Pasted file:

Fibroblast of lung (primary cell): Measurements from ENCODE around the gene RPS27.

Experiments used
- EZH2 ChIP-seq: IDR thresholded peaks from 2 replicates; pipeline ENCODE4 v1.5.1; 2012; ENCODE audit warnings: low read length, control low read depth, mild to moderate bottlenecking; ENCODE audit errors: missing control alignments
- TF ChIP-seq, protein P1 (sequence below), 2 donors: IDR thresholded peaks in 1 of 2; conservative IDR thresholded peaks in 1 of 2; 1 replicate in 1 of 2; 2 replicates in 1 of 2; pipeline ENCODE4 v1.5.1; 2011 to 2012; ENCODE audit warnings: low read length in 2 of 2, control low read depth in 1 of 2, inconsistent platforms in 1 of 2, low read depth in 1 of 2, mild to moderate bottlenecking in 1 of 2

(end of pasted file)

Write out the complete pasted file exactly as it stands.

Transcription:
Fibroblast of lung (primary cell): Measurements from ENCODE around the gene RPS27.

Experiments used
- EZH2 ChIP-seq: IDR thresholded peaks from 2 replicates; pipeline ENCODE4 v1.5.1; 2012; ENCODE audit warnings: low read length, control low read depth, mild to moderate bottlenecking; ENCODE audit errors: missing control alignments
- TF ChIP-seq, protein P1 (sequence below), 2 donors: IDR thresholded peaks in 1 of 2; conservative IDR thresholded peaks in 1 of 2; 1 replicate in 1 of 2; 2 replicates in 1 of 2; pipeline ENCODE4 v1.5.1; 2011 to 2012; ENCODE audit warnings: low read length in 2 of 2, control low read depth in 1 of 2, inconsistent platforms in 1 of 2, low read depth in 1 of 2, mild to moderate bottlenecking in 1 of 2